Last week, I had the distinct and unexpected pleasure of going through a three-day sales-training program. At first, I said, “I'm an editor, not a salesperson. What's in it for me?” I also was concerned about the three days this would take out of my busy schedule. The program was set up as a series of role-playing exercises, and we were divided into teams of sellers and clients. We all had the opportunity to play the role of the client and sales team in order to understand the process from both perspectives. After initial hamming-it-up by some participants, we settled down to the business of developing our presentations, gaining information from our clients and responding to their concerns. Later we analyzed the experience as a group. It was a great exercise that made me realize that we are all involved in the selling process, but we often don't recognize it as such.

So you, too, say, “What's in it for me?” Whether you are a golf-course superintendent trying to “sell” your next year's operating budget to the greens committee, a grounds manager at a park or school lobbying for capital expenses or you are directly involved in selling your landscape or lawn-care services to your customers, you need to have the skills to successfully persuade your audience that your idea, budget, service or other offering is a worthy investment. A good relationship with your client, an organized presentation and a sincere interest in — and good understanding of — the needs of the audience to whom you are presenting can go a long way toward the gaining acceptance of your proposal. Take the time to hone your selling skills even if you are not “in sales.”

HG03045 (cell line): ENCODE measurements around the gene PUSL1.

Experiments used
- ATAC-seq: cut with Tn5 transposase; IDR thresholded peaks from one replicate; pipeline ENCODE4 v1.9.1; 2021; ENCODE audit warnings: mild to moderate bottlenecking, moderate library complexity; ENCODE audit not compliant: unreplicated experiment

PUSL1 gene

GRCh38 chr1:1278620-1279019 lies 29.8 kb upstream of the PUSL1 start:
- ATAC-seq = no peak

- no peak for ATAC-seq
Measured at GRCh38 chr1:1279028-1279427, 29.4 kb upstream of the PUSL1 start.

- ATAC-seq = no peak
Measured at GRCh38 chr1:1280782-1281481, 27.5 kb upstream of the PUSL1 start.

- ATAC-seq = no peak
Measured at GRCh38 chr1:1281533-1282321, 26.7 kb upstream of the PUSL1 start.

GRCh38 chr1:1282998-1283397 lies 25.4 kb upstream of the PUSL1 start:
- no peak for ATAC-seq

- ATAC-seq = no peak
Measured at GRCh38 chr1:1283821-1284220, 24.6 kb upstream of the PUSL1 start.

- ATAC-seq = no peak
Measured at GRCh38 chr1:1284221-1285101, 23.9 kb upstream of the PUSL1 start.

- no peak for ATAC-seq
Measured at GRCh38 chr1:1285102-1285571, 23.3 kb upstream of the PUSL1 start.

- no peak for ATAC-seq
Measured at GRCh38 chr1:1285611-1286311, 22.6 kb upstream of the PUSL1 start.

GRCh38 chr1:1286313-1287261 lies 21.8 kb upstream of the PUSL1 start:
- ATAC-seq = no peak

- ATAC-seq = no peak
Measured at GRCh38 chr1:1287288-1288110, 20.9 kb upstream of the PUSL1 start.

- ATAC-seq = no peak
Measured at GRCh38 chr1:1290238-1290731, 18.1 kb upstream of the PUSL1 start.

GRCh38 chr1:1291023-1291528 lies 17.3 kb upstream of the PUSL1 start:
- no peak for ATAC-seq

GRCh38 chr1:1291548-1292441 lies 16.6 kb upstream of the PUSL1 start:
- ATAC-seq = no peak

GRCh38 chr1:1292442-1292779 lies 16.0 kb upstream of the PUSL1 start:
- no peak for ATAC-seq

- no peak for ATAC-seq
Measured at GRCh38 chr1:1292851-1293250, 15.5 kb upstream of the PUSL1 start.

Aside from the focused content of this particular training program, I learned another important lesson — that of professional development. It's easy to get in the rut of assuming you know it all and don't have the time to learn more and improve yourself. Don't go that route. You have a great opportunity to advance your professional development that's just around the corner. The conference season is just beginning, so take advantage of the educational programs they have to offer. Who knows, if you're like me, maybe you'll find that they can teach old dogs new tricks.

To some degree, you're all involved in landscape design, whether it's a design around the golf course clubhouse, park entrance, school grounds or residential property. Presenting a landscape design and selling its attributes to your client (be they a greens committee, park planning commission, school board or residential customer) can be a slippery proposition. Here, you are selling an intangible concept rather than something they can easily grasp and visualize. Computer graphics offer a solution to the visualization dilemma that hand gestures and blueprints just can't seem to satisfy. You can create before-and-after images to give your clients that mental picture they need. Learn how computer-imaging techniques can help you create that perspective in our opening feature, “Picture this,” by Tony Bertauski, beginning on page 12.

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